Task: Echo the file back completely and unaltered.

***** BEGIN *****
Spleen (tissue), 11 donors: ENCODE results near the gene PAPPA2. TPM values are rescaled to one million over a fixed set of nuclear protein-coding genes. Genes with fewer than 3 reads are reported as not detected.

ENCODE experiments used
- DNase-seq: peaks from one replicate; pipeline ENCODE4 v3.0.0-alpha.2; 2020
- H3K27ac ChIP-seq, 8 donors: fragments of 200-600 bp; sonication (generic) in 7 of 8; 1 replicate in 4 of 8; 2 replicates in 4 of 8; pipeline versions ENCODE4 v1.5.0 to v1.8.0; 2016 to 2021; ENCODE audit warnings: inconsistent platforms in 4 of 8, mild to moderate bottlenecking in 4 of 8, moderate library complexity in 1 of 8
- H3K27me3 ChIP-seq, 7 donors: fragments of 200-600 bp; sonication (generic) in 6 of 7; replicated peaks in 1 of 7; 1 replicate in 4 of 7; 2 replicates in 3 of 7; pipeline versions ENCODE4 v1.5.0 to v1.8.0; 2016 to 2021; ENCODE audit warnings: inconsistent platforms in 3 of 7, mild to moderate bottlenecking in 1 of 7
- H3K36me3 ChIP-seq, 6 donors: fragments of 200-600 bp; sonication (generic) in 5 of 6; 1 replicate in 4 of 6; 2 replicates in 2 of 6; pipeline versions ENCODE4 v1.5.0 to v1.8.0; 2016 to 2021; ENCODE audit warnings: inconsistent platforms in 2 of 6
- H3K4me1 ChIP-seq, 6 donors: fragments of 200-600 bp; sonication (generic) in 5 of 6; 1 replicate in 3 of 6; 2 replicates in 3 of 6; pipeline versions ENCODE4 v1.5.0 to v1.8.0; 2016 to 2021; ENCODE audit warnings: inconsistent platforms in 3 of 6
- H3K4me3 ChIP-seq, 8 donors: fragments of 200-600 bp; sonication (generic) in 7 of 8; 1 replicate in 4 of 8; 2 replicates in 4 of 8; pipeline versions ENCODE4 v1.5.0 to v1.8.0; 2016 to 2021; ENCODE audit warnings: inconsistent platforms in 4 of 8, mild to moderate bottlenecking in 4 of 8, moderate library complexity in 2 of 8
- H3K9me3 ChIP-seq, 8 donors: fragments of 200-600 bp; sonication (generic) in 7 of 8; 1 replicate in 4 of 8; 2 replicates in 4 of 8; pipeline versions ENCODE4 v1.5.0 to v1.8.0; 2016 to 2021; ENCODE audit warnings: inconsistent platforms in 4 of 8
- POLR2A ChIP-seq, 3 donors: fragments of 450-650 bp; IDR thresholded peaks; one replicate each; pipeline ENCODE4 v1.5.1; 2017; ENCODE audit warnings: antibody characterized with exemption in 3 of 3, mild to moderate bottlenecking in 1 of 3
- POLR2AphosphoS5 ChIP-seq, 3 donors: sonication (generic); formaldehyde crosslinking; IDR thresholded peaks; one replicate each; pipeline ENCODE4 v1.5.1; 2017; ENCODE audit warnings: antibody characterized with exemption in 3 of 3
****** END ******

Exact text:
Spleen (tissue), 11 donors: ENCODE results near the gene PAPPA2. TPM values are rescaled to one million over a fixed set of nuclear protein-coding genes. Genes with fewer than 3 reads are reported as not detected.

ENCODE experiments used
- DNase-seq: peaks from one replicate; pipeline ENCODE4 v3.0.0-alpha.2; 2020
- H3K27ac ChIP-seq, 8 donors: fragments of 200-600 bp; sonication (generic) in 7 of 8; 1 replicate in 4 of 8; 2 replicates in 4 of 8; pipeline versions ENCODE4 v1.5.0 to v1.8.0; 2016 to 2021; ENCODE audit warnings: inconsistent platforms in 4 of 8, mild to moderate bottlenecking in 4 of 8, moderate library complexity in 1 of 8
- H3K27me3 ChIP-seq, 7 donors: fragments of 200-600 bp; sonication (generic) in 6 of 7; replicated peaks in 1 of 7; 1 replicate in 4 of 7; 2 replicates in 3 of 7; pipeline versions ENCODE4 v1.5.0 to v1.8.0; 2016 to 2021; ENCODE audit warnings: inconsistent platforms in 3 of 7, mild to moderate bottlenecking in 1 of 7
- H3K36me3 ChIP-seq, 6 donors: fragments of 200-600 bp; sonication (generic) in 5 of 6; 1 replicate in 4 of 6; 2 replicates in 2 of 6; pipeline versions ENCODE4 v1.5.0 to v1.8.0; 2016 to 2021; ENCODE audit warnings: inconsistent platforms in 2 of 6
- H3K4me1 ChIP-seq, 6 donors: fragments of 200-600 bp; sonication (generic) in 5 of 6; 1 replicate in 3 of 6; 2 replicates in 3 of 6; pipeline versions ENCODE4 v1.5.0 to v1.8.0; 2016 to 2021; ENCODE audit warnings: inconsistent platforms in 3 of 6
- H3K4me3 ChIP-seq, 8 donors: fragments of 200-600 bp; sonication (generic) in 7 of 8; 1 replicate in 4 of 8; 2 replicates in 4 of 8; pipeline versions ENCODE4 v1.5.0 to v1.8.0; 2016 to 2021; ENCODE audit warnings: inconsistent platforms in 4 of 8, mild to moderate bottlenecking in 4 of 8, moderate library complexity in 2 of 8
- H3K9me3 ChIP-seq, 8 donors: fragments of 200-600 bp; sonication (generic) in 7 of 8; 1 replicate in 4 of 8; 2 replicates in 4 of 8; pipeline versions ENCODE4 v1.5.0 to v1.8.0; 2016 to 2021; ENCODE audit warnings: inconsistent platforms in 4 of 8
- POLR2A ChIP-seq, 3 donors: fragments of 450-650 bp; IDR thresholded peaks; one replicate each; pipeline ENCODE4 v1.5.1; 2017; ENCODE audit warnings: antibody characterized with exemption in 3 of 3, mild to moderate bottlenecking in 1 of 3
- POLR2AphosphoS5 ChIP-seq, 3 donors: sonication (generic); formaldehyde crosslinking; IDR thresholded peaks; one replicate each; pipeline ENCODE4 v1.5.1; 2017; ENCODE audit warnings: antibody characterized with exemption in 3 of 3